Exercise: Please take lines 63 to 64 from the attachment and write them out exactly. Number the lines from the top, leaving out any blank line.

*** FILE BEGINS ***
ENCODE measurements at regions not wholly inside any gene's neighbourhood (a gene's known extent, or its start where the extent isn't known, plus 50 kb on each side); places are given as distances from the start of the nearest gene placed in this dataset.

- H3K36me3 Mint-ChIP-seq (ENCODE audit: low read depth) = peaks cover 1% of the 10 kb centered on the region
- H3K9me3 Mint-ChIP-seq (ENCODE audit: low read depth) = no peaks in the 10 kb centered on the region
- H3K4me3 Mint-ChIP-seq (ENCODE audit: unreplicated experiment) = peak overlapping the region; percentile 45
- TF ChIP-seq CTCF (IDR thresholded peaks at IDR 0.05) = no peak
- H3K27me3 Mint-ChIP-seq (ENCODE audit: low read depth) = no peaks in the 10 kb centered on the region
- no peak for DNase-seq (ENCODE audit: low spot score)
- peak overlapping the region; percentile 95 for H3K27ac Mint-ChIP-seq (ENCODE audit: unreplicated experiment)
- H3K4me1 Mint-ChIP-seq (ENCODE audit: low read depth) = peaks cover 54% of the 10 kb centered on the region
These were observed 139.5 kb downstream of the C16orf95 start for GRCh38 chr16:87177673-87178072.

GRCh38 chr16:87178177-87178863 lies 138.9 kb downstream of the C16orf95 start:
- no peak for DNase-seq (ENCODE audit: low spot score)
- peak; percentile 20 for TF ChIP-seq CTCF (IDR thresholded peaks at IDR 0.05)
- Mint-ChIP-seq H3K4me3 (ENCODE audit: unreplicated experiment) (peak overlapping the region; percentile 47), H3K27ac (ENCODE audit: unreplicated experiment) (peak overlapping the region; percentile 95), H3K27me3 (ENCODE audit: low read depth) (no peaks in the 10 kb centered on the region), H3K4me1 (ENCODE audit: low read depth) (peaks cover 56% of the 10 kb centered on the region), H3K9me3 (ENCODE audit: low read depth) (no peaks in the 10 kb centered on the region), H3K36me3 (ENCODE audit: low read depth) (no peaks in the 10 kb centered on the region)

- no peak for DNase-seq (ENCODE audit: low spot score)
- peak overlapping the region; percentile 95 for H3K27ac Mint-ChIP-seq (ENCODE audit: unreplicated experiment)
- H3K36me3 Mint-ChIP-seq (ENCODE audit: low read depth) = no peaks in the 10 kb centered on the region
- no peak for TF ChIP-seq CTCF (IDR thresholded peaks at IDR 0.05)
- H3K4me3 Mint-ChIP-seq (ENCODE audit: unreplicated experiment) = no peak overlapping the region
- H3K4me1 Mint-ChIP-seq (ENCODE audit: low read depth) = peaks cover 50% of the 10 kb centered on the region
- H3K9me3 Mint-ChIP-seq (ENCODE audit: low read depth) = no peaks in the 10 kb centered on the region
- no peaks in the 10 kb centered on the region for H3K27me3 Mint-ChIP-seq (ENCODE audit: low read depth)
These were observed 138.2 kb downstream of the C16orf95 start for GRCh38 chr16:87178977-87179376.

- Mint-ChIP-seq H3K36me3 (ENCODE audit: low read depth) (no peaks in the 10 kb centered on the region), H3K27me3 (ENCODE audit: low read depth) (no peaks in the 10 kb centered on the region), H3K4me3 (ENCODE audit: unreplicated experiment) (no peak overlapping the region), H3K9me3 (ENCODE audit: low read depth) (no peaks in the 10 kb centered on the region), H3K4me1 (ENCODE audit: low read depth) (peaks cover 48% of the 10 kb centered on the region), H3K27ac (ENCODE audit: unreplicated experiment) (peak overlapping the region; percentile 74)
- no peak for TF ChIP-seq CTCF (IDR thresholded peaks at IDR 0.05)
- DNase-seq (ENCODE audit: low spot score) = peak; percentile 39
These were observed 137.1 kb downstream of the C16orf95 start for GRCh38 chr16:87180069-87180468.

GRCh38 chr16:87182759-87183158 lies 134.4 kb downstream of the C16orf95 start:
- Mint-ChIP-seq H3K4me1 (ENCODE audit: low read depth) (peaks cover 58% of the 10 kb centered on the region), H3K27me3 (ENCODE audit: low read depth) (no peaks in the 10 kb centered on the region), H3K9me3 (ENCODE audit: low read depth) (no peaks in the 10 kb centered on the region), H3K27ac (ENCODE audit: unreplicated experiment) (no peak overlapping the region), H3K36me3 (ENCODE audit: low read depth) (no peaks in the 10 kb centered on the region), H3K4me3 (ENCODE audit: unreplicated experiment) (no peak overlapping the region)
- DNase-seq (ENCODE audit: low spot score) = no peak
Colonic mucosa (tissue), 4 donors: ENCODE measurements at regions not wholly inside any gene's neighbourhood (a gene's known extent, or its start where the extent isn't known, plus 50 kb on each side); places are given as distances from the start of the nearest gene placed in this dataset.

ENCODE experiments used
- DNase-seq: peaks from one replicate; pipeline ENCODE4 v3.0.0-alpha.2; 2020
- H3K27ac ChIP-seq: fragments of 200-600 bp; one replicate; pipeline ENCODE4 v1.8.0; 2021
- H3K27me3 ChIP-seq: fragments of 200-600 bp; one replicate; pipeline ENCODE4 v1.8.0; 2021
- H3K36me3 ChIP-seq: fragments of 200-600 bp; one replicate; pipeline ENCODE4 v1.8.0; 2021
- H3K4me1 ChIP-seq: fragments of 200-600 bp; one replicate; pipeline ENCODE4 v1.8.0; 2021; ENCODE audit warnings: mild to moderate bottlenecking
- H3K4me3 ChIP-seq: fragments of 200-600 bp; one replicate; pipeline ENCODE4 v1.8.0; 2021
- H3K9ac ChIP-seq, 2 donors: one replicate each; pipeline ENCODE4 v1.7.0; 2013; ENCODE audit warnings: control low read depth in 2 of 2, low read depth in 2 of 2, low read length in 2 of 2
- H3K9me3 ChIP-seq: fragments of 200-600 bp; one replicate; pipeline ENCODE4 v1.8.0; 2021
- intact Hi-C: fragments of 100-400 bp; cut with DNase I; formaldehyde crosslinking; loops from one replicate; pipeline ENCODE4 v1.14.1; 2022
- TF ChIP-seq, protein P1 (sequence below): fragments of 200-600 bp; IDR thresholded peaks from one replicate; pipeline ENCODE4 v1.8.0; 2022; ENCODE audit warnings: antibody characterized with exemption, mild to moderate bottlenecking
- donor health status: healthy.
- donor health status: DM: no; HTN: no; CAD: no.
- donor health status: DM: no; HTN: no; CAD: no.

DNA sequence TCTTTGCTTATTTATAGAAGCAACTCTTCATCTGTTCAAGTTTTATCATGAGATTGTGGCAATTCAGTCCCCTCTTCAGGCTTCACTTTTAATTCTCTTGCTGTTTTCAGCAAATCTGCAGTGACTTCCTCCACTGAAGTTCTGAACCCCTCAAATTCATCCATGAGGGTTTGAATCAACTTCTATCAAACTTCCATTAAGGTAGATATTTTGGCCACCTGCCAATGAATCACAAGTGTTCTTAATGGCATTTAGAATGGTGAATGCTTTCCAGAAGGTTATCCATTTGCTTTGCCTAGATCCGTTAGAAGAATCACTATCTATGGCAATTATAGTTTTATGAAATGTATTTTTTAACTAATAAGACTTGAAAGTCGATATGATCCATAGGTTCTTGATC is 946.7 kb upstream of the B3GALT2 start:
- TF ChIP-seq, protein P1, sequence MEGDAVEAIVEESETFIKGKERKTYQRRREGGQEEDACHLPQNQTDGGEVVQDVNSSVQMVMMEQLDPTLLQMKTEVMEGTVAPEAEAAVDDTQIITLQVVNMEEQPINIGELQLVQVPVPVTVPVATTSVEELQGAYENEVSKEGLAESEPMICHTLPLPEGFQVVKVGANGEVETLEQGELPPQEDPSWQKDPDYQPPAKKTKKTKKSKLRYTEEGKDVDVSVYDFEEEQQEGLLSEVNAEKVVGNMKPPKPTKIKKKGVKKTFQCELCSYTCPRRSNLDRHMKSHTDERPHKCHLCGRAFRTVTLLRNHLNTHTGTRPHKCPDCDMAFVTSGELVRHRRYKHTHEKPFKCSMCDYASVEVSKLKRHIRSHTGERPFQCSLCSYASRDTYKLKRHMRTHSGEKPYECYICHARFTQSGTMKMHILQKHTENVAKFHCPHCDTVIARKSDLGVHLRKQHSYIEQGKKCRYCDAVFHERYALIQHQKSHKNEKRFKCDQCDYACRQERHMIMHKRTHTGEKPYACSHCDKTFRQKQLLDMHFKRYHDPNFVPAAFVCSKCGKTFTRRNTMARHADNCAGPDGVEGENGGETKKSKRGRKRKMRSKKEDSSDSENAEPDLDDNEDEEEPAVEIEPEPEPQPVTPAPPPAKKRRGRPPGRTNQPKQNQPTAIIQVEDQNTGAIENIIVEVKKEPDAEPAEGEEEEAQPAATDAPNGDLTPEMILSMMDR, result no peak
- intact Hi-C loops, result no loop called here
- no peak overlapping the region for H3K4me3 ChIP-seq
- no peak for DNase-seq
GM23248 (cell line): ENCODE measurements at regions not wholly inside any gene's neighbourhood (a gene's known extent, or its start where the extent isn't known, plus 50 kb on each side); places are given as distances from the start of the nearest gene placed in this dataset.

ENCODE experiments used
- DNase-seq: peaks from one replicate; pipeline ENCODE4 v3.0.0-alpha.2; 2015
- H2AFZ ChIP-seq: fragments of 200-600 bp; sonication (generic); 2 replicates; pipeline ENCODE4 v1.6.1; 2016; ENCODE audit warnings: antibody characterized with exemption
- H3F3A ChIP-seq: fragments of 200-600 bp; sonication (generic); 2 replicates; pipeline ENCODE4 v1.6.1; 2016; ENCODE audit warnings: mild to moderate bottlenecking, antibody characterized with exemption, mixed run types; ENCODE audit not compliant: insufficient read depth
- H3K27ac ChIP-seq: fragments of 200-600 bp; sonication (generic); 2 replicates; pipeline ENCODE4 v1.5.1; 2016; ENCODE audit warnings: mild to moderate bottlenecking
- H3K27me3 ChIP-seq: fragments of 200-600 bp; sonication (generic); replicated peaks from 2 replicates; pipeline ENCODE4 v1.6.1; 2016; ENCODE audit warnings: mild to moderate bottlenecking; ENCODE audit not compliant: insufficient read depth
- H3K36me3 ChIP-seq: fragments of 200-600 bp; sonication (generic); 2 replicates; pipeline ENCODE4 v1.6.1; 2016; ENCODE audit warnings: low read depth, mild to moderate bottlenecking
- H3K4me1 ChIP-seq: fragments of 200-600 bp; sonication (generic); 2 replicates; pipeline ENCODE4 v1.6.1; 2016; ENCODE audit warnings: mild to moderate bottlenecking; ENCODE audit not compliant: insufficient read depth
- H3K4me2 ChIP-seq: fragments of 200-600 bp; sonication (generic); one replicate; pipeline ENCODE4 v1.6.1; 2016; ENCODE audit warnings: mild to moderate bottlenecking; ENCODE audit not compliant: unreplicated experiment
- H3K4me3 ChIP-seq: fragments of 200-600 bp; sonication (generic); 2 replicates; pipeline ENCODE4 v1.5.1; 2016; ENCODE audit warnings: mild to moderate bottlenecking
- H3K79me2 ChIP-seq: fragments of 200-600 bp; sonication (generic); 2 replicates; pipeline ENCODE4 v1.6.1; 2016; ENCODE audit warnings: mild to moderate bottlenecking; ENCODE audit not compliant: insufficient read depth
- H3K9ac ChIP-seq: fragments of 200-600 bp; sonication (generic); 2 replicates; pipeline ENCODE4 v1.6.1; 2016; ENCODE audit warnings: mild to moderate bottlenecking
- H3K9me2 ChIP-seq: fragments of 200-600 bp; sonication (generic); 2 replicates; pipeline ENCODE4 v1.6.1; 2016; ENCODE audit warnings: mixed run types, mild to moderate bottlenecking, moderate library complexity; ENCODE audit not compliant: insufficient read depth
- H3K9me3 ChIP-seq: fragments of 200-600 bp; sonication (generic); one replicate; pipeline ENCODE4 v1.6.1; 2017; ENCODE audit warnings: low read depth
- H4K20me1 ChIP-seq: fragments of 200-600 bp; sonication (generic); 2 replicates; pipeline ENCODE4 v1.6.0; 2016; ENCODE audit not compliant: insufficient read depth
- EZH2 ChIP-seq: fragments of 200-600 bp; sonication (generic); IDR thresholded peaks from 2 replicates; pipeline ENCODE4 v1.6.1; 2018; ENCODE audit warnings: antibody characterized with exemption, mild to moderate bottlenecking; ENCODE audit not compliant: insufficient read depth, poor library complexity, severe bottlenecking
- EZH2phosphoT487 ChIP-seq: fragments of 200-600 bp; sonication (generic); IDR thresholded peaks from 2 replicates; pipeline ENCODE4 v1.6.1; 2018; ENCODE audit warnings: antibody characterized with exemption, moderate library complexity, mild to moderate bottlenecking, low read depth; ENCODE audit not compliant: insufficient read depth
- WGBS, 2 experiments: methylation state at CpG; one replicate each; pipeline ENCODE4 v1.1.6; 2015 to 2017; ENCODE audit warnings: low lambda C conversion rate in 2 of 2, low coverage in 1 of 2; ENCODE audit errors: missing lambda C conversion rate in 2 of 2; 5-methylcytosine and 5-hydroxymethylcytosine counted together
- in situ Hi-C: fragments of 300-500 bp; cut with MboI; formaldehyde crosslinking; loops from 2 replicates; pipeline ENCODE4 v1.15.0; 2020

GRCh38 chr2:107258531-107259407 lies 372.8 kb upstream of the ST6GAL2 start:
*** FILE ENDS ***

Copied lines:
- H3K9ac ChIP-seq: fragments of 200-600 bp; sonication (generic); 2 replicates; pipeline ENCODE4 v1.6.1; 2016; ENCODE audit warnings: mild to moderate bottlenecking
- H3K9me2 ChIP-seq: fragments of 200-600 bp; sonication (generic); 2 replicates; pipeline ENCODE4 v1.6.1; 2016; ENCODE audit warnings: mixed run types, mild to moderate bottlenecking, moderate library complexity; ENCODE audit not compliant: insufficient read depth